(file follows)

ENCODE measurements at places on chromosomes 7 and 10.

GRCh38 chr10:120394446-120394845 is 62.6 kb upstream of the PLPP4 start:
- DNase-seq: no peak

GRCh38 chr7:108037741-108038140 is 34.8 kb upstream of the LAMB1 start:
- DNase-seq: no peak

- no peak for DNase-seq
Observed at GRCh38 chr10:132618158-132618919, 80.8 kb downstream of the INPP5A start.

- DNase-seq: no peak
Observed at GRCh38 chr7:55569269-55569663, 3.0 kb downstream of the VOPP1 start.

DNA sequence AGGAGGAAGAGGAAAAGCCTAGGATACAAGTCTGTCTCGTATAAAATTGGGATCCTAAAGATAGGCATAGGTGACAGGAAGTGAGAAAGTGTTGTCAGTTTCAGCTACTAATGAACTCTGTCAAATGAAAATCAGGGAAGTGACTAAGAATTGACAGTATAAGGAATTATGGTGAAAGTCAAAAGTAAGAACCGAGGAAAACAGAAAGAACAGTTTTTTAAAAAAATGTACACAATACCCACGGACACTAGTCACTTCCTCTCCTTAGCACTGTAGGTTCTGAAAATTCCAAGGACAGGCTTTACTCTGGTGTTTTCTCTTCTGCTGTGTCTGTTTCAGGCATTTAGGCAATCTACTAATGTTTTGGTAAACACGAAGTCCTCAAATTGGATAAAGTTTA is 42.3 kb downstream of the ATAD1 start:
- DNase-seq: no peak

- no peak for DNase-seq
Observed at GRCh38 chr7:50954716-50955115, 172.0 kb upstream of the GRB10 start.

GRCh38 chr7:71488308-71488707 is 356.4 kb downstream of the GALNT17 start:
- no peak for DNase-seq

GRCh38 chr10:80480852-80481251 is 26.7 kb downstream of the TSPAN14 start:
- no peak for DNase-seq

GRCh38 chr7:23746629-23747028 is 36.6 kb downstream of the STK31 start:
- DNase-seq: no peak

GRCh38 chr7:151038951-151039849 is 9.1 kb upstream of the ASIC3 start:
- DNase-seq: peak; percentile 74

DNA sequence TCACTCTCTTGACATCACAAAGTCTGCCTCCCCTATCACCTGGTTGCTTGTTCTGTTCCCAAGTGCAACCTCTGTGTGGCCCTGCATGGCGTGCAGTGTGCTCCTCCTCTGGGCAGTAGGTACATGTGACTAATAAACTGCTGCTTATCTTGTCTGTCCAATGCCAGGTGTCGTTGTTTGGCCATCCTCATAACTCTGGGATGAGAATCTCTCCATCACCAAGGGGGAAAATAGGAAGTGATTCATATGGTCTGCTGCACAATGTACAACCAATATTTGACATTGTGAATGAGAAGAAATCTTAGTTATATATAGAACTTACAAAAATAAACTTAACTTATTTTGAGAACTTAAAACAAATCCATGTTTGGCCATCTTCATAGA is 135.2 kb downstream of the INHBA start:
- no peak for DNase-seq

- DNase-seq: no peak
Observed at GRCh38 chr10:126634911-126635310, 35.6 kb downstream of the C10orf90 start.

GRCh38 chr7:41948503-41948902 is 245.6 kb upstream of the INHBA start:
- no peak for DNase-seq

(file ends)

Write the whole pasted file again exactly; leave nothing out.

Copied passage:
ENCODE measurements at places on chromosomes 7 and 10.

GRCh38 chr10:120394446-120394845 is 62.6 kb upstream of the PLPP4 start:
- DNase-seq: no peak

GRCh38 chr7:108037741-108038140 is 34.8 kb upstream of the LAMB1 start:
- DNase-seq: no peak

- no peak for DNase-seq
Observed at GRCh38 chr10:132618158-132618919, 80.8 kb downstream of the INPP5A start.

- DNase-seq: no peak
Observed at GRCh38 chr7:55569269-55569663, 3.0 kb downstream of the VOPP1 start.

DNA sequence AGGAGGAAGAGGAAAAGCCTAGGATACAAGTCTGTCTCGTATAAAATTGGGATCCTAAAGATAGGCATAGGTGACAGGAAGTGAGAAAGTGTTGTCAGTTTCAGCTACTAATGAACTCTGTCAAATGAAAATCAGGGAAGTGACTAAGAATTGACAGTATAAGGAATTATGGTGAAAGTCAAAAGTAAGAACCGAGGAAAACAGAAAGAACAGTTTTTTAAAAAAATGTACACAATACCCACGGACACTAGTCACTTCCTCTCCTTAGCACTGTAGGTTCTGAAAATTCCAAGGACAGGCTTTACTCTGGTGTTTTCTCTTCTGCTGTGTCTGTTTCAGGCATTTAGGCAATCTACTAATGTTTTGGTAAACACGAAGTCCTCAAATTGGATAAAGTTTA is 42.3 kb downstream of the ATAD1 start:
- DNase-seq: no peak

- no peak for DNase-seq
Observed at GRCh38 chr7:50954716-50955115, 172.0 kb upstream of the GRB10 start.

GRCh38 chr7:71488308-71488707 is 356.4 kb downstream of the GALNT17 start:
- no peak for DNase-seq

GRCh38 chr10:80480852-80481251 is 26.7 kb downstream of the TSPAN14 start:
- no peak for DNase-seq

GRCh38 chr7:23746629-23747028 is 36.6 kb downstream of the STK31 start:
- DNase-seq: no peak

GRCh38 chr7:151038951-151039849 is 9.1 kb upstream of the ASIC3 start:
- DNase-seq: peak; percentile 74

DNA sequence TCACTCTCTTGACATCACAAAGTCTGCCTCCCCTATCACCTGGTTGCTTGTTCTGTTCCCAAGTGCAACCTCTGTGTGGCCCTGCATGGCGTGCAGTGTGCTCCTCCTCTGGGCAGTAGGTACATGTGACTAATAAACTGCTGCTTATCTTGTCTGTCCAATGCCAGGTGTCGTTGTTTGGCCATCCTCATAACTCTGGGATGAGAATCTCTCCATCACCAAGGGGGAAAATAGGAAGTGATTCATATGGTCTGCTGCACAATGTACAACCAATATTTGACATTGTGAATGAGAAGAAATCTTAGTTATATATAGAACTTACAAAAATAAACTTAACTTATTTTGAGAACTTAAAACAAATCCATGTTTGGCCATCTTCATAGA is 135.2 kb downstream of the INHBA start:
- no peak for DNase-seq

- DNase-seq: no peak
Observed at GRCh38 chr10:126634911-126635310, 35.6 kb downstream of the C10orf90 start.

GRCh38 chr7:41948503-41948902 is 245.6 kb upstream of the INHBA start:
- no peak for DNase-seq